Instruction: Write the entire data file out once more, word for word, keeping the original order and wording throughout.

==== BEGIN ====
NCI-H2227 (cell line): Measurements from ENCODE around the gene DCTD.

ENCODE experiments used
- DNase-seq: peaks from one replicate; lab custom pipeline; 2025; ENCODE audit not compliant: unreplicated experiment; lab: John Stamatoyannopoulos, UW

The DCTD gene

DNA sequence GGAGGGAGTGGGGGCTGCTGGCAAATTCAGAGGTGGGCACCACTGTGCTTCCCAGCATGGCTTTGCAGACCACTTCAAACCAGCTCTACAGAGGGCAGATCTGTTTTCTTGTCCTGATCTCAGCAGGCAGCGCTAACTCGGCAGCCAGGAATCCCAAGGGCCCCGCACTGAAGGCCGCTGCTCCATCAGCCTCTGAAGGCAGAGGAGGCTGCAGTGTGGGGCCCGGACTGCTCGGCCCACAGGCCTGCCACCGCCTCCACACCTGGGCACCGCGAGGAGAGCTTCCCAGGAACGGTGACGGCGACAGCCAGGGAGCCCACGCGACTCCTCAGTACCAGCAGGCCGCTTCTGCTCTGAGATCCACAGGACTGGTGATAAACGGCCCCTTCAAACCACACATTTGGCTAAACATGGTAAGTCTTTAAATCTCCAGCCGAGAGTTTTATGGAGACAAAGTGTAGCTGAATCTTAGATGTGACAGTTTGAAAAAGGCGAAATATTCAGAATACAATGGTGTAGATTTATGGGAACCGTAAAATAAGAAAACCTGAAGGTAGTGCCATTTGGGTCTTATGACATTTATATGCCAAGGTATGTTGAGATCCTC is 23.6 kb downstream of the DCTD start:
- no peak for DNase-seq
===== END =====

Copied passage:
NCI-H2227 (cell line): Measurements from ENCODE around the gene DCTD.

ENCODE experiments used
- DNase-seq: peaks from one replicate; lab custom pipeline; 2025; ENCODE audit not compliant: unreplicated experiment; lab: John Stamatoyannopoulos, UW

The DCTD gene

DNA sequence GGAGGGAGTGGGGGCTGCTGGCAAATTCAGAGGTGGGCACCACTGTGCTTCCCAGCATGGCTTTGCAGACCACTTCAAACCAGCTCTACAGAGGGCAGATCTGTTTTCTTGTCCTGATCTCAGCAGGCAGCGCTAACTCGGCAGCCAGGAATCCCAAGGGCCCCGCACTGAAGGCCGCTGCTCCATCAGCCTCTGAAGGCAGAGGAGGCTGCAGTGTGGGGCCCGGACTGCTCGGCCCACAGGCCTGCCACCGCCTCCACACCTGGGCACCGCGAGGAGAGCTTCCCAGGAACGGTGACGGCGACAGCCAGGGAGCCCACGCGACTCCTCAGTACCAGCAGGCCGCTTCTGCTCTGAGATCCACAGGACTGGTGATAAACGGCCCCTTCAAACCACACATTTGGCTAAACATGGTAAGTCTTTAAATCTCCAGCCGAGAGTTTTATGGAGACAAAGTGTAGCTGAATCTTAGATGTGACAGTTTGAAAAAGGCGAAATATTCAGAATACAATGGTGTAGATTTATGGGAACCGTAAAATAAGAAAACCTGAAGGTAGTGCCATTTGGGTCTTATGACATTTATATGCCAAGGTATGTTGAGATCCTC is 23.6 kb downstream of the DCTD start:
- no peak for DNase-seq